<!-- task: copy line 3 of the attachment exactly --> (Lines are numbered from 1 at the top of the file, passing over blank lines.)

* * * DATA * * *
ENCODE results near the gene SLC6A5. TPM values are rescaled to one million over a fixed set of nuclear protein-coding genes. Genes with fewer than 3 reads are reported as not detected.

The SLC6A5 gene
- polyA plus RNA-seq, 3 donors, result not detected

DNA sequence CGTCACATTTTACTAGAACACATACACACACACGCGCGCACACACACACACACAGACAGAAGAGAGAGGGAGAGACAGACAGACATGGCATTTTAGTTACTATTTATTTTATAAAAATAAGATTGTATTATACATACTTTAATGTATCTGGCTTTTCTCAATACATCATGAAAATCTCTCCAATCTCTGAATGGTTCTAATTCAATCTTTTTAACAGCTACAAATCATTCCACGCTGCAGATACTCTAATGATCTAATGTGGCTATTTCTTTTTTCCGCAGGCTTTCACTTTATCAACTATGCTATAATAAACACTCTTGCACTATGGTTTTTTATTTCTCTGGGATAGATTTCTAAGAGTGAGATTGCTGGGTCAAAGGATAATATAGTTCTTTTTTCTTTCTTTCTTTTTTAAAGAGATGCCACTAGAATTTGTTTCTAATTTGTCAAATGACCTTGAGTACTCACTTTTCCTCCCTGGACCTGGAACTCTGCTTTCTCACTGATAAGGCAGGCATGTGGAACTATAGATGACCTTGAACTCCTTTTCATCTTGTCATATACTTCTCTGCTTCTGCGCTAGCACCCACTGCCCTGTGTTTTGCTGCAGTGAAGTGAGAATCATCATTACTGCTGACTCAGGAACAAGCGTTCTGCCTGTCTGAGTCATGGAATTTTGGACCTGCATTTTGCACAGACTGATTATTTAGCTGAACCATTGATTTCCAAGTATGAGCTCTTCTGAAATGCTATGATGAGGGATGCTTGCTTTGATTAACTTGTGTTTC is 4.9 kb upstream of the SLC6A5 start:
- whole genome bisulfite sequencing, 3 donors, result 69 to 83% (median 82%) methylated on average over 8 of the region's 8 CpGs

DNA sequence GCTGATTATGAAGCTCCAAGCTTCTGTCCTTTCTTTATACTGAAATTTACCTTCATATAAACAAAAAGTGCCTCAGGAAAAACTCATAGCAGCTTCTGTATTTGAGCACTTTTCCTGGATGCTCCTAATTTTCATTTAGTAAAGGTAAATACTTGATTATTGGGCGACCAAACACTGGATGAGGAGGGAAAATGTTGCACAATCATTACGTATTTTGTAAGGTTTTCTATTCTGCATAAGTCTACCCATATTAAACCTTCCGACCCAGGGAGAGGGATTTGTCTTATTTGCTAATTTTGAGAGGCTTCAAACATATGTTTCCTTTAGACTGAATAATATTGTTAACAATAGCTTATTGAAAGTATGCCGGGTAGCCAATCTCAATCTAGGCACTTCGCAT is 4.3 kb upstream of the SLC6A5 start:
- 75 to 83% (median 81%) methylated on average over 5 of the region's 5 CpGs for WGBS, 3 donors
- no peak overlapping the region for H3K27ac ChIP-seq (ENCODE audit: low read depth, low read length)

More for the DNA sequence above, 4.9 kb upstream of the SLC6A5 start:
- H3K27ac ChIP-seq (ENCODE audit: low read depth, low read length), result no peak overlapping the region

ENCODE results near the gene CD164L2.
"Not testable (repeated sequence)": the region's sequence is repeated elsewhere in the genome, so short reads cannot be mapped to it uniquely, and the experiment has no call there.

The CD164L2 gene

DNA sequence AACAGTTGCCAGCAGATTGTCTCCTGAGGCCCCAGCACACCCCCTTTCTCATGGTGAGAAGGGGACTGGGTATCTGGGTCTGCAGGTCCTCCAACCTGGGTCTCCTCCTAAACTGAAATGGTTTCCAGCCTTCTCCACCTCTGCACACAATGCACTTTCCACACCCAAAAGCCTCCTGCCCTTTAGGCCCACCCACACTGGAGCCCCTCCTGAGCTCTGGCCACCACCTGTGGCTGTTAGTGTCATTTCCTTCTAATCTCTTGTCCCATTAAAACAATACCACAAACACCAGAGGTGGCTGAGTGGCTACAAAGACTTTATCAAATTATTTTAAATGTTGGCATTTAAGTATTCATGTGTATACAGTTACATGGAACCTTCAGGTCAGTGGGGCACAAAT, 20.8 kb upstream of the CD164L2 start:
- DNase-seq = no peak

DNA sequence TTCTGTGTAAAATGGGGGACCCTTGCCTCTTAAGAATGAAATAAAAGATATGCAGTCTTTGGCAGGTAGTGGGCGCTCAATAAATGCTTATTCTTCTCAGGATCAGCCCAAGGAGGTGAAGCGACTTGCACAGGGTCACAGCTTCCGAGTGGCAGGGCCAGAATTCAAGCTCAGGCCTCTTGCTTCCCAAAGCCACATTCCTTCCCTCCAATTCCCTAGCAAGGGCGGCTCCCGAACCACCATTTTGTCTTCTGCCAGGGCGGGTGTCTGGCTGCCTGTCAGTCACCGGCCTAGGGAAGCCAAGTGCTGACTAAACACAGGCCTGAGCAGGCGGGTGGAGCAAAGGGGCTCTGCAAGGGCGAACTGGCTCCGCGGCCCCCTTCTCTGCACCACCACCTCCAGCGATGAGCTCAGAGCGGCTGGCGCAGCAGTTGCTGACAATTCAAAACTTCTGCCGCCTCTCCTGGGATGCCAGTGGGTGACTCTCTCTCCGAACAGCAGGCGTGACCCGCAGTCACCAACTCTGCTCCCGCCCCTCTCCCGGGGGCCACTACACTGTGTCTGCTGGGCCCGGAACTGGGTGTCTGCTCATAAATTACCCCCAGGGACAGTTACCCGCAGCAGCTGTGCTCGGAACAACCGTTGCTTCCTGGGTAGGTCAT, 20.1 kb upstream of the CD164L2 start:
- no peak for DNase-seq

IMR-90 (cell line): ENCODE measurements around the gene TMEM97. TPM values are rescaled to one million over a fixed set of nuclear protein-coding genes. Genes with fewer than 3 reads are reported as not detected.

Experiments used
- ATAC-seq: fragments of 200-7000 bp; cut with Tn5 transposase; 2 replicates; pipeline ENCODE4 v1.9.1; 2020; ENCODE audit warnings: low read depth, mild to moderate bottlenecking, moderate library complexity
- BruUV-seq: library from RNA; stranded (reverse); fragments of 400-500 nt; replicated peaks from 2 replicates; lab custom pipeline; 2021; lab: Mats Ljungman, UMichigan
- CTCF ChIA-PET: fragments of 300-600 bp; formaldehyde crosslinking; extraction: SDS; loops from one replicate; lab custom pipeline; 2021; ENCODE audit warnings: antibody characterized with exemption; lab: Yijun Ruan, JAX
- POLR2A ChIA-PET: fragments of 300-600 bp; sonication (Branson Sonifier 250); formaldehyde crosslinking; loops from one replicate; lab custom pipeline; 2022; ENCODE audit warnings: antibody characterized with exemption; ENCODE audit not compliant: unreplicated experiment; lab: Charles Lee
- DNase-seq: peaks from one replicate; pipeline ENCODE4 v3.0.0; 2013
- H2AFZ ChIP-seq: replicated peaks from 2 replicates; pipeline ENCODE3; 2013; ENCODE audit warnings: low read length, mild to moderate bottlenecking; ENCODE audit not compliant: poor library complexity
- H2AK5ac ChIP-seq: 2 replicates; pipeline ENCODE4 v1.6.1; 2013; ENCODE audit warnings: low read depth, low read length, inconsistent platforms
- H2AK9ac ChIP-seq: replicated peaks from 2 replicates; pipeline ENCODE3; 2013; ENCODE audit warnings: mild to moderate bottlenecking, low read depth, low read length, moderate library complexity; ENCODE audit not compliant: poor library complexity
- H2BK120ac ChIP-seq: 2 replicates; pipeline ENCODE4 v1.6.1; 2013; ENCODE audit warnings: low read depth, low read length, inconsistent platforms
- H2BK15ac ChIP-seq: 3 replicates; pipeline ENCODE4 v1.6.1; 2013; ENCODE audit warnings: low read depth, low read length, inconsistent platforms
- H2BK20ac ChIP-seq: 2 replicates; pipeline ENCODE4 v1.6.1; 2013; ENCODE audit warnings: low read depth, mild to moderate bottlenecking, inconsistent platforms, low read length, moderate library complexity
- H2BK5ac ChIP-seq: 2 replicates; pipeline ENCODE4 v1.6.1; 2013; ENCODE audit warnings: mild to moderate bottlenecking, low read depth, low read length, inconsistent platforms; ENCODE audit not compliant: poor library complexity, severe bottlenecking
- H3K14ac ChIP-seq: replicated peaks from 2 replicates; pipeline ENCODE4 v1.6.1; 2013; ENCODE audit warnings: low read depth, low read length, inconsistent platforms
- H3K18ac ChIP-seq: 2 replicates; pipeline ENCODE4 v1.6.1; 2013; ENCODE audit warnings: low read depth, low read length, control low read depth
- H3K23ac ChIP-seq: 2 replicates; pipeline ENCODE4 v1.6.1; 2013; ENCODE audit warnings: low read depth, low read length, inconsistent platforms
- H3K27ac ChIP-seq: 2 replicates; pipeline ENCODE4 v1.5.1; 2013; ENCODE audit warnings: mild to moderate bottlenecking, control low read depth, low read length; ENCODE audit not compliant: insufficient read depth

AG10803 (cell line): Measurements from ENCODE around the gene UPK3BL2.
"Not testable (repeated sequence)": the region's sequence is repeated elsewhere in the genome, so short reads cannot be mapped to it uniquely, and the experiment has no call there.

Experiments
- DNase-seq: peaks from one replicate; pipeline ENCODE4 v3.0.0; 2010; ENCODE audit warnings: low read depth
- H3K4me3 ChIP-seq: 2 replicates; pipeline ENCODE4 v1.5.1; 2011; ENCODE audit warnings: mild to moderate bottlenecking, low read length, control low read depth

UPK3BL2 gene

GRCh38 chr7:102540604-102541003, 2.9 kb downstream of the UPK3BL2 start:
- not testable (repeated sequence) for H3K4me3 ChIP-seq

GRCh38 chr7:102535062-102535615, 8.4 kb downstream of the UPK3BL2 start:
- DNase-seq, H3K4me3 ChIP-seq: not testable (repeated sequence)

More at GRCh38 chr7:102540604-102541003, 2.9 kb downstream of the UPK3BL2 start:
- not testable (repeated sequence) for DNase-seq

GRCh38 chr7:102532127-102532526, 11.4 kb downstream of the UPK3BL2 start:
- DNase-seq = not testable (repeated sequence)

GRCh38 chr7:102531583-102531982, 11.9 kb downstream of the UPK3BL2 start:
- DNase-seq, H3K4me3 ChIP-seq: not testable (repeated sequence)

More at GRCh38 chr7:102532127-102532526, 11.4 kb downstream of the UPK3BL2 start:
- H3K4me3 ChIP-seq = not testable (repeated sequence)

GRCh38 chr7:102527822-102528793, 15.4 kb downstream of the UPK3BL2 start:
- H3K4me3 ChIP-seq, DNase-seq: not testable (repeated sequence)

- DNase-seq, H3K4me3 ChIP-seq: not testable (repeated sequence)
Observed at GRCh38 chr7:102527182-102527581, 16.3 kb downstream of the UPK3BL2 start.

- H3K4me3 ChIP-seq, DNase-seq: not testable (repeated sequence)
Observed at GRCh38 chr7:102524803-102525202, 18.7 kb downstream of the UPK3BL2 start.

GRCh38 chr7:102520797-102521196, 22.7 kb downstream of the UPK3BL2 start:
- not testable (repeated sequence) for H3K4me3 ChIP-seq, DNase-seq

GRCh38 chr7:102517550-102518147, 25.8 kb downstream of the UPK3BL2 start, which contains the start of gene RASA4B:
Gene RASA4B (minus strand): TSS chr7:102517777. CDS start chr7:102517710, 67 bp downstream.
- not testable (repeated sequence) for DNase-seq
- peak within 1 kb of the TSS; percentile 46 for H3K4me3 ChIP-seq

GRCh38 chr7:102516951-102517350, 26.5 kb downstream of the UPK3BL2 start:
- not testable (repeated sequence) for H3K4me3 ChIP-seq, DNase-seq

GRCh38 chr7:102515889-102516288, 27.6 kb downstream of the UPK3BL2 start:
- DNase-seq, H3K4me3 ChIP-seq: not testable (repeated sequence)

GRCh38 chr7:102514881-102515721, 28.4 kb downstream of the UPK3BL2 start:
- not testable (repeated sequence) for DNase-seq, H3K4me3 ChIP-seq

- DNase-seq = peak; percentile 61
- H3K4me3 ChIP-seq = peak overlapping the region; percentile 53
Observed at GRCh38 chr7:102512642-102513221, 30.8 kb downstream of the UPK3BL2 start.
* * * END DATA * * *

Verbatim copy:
- polyA plus RNA-seq, 3 donors, result not detected